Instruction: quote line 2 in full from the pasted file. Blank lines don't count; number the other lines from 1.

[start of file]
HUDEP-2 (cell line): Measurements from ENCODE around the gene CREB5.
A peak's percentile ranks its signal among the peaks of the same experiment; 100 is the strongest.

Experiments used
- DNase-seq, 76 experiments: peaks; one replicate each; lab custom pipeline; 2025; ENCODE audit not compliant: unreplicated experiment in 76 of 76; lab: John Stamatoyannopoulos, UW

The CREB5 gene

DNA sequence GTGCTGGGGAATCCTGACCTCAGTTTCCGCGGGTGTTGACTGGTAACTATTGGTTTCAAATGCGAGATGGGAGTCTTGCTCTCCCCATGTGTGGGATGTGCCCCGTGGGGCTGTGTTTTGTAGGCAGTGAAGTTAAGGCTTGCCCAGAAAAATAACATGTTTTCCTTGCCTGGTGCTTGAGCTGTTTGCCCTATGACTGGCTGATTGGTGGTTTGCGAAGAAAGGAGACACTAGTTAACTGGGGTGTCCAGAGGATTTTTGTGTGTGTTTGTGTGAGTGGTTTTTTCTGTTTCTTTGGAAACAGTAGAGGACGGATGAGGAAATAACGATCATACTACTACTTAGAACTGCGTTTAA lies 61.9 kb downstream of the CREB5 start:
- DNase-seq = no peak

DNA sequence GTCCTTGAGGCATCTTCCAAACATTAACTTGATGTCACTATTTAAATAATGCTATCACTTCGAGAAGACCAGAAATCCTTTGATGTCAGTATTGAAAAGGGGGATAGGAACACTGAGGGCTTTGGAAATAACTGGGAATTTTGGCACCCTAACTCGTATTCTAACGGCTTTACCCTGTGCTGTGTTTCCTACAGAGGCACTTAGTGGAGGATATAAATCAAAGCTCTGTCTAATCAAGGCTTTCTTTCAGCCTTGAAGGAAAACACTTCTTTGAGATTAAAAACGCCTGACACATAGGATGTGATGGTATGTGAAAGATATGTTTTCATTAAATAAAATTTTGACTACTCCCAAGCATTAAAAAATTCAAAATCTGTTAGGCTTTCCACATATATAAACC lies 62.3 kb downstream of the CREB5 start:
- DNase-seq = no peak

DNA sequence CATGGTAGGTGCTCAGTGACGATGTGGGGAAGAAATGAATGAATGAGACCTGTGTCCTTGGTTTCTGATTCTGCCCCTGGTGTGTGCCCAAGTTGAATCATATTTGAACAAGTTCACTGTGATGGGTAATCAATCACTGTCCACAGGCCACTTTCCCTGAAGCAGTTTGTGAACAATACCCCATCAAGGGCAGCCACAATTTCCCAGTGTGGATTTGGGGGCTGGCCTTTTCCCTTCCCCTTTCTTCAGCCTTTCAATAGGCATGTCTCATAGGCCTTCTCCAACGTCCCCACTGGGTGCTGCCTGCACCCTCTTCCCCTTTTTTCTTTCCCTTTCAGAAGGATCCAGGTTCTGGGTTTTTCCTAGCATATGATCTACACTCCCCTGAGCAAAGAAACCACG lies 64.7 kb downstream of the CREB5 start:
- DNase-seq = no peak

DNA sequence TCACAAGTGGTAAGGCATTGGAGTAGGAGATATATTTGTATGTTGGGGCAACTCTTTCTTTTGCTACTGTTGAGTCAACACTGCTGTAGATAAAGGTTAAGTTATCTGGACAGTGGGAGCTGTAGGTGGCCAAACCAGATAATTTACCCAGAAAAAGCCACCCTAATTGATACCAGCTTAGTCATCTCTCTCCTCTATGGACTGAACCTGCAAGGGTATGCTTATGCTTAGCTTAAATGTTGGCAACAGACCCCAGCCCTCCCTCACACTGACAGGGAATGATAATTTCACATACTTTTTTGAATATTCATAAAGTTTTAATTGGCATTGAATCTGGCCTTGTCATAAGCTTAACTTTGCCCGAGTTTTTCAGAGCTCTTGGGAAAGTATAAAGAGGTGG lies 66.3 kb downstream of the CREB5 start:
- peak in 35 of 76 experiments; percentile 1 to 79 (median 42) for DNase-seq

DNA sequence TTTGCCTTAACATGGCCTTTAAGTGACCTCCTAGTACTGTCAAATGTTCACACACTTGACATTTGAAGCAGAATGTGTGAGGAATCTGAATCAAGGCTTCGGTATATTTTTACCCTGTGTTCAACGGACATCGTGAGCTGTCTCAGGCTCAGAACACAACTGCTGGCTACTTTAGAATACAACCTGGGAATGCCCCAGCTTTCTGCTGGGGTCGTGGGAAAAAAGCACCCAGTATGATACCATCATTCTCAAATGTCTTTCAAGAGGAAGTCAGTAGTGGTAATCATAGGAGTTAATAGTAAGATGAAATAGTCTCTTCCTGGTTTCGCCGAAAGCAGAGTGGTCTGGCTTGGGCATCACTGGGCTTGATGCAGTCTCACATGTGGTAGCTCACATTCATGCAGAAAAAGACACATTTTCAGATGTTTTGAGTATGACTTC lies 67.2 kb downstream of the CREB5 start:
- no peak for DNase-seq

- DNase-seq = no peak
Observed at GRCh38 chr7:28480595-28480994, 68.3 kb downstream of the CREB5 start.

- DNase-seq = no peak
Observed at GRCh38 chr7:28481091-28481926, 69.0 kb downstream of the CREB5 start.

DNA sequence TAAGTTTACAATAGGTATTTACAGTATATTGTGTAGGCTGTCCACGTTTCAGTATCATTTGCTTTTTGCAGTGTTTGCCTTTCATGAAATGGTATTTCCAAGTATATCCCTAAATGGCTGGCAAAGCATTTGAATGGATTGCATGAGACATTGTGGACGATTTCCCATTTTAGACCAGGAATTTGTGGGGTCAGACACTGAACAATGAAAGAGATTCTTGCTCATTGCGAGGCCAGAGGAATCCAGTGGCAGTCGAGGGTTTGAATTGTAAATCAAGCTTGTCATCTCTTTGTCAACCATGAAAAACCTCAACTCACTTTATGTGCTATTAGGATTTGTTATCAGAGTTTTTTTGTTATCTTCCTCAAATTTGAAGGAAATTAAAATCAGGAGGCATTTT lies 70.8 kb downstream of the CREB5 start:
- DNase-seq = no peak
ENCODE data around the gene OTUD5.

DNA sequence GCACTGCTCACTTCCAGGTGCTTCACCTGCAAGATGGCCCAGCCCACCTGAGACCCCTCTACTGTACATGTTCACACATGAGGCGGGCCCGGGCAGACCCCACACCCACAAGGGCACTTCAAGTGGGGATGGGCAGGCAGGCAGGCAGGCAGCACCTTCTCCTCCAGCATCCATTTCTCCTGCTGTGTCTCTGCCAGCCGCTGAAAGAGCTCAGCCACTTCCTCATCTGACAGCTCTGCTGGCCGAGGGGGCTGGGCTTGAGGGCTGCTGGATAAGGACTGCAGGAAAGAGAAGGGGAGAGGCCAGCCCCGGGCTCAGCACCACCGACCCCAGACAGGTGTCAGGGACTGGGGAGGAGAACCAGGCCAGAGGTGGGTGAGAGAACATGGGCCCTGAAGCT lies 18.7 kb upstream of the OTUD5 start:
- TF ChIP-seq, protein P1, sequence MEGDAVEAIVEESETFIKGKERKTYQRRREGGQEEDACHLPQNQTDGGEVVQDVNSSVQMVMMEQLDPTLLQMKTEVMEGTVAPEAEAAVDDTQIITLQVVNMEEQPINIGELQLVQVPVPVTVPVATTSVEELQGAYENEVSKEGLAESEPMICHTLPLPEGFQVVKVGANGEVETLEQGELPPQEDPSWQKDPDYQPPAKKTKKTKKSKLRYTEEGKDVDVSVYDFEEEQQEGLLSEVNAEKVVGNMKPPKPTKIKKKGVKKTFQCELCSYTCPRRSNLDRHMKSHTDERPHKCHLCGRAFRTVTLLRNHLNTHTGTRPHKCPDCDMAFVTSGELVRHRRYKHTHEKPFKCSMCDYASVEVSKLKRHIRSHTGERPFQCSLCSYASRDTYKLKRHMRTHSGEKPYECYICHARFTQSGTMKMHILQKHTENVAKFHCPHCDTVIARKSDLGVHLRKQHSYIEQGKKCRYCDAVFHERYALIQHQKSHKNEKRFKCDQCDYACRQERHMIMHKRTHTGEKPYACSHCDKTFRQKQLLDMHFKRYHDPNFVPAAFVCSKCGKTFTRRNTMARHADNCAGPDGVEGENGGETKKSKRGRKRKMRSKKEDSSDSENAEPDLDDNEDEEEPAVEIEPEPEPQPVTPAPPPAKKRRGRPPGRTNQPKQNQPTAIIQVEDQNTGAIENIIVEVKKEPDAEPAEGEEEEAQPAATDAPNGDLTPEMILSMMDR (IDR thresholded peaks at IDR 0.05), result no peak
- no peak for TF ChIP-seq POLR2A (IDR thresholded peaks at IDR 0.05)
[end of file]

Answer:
A peak's percentile ranks its signal among the peaks of the same experiment; 100 is the strongest.